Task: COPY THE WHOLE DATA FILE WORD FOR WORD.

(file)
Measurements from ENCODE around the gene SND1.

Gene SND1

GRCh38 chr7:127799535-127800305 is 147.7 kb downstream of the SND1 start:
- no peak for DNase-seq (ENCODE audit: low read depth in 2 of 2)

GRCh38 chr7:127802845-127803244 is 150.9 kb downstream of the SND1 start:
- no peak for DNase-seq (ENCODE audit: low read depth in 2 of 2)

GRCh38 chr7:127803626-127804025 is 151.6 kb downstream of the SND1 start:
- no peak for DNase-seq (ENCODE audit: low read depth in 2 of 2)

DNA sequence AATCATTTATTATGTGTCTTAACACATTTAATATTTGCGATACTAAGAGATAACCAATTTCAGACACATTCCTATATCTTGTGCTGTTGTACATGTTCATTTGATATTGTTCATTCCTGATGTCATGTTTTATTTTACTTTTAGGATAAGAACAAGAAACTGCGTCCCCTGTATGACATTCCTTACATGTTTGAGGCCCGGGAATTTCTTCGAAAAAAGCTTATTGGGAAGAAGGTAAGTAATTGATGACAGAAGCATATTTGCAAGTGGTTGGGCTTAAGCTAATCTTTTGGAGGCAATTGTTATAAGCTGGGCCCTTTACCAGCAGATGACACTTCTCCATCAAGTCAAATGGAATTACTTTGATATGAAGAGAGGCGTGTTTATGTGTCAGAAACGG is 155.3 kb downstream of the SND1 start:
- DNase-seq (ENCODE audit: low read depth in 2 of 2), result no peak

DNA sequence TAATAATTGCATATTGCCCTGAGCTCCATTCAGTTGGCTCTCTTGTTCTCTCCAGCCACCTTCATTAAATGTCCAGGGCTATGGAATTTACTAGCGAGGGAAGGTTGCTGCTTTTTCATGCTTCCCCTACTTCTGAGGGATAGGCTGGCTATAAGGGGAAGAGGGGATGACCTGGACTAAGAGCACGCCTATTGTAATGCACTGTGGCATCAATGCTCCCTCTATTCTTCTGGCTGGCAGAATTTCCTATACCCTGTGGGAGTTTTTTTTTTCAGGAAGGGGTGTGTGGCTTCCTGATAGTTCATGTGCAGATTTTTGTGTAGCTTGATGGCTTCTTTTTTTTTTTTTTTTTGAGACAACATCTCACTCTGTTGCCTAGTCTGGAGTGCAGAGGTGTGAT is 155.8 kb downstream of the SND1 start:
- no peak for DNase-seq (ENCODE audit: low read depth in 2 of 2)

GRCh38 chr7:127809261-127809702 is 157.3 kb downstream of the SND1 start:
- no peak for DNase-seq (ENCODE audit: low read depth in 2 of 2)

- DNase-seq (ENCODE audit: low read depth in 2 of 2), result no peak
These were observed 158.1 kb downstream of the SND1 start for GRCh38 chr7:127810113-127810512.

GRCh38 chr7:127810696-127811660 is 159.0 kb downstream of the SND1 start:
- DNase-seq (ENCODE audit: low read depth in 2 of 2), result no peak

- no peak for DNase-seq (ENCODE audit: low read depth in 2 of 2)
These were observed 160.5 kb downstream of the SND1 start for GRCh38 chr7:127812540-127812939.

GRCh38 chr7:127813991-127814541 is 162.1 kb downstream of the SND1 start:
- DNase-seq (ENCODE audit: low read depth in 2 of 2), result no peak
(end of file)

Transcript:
Measurements from ENCODE around the gene SND1.

Gene SND1

GRCh38 chr7:127799535-127800305 is 147.7 kb downstream of the SND1 start:
- no peak for DNase-seq (ENCODE audit: low read depth in 2 of 2)

GRCh38 chr7:127802845-127803244 is 150.9 kb downstream of the SND1 start:
- no peak for DNase-seq (ENCODE audit: low read depth in 2 of 2)

GRCh38 chr7:127803626-127804025 is 151.6 kb downstream of the SND1 start:
- no peak for DNase-seq (ENCODE audit: low read depth in 2 of 2)

DNA sequence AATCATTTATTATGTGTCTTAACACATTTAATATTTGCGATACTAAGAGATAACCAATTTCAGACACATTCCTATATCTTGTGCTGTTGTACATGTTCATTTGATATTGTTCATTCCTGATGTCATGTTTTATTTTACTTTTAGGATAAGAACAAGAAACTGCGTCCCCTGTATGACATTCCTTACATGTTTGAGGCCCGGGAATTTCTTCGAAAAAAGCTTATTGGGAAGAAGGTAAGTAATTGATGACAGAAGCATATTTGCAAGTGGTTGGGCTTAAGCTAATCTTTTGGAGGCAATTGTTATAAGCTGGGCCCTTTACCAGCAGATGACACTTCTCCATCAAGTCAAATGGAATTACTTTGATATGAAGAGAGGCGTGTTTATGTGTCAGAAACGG is 155.3 kb downstream of the SND1 start:
- DNase-seq (ENCODE audit: low read depth in 2 of 2), result no peak

DNA sequence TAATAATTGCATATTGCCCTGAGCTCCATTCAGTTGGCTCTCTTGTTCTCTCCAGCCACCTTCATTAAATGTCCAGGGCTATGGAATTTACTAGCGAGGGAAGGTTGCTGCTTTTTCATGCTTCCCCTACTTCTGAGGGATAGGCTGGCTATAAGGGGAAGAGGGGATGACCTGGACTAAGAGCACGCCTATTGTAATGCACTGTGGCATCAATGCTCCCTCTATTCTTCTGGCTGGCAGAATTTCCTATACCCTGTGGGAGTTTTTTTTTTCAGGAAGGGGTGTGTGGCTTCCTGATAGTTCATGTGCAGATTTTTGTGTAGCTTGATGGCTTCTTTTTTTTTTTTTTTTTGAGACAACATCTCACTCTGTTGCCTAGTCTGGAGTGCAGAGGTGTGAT is 155.8 kb downstream of the SND1 start:
- no peak for DNase-seq (ENCODE audit: low read depth in 2 of 2)

GRCh38 chr7:127809261-127809702 is 157.3 kb downstream of the SND1 start:
- no peak for DNase-seq (ENCODE audit: low read depth in 2 of 2)

- DNase-seq (ENCODE audit: low read depth in 2 of 2), result no peak
These were observed 158.1 kb downstream of the SND1 start for GRCh38 chr7:127810113-127810512.

GRCh38 chr7:127810696-127811660 is 159.0 kb downstream of the SND1 start:
- DNase-seq (ENCODE audit: low read depth in 2 of 2), result no peak

- no peak for DNase-seq (ENCODE audit: low read depth in 2 of 2)
These were observed 160.5 kb downstream of the SND1 start for GRCh38 chr7:127812540-127812939.

GRCh38 chr7:127813991-127814541 is 162.1 kb downstream of the SND1 start:
- DNase-seq (ENCODE audit: low read depth in 2 of 2), result no peak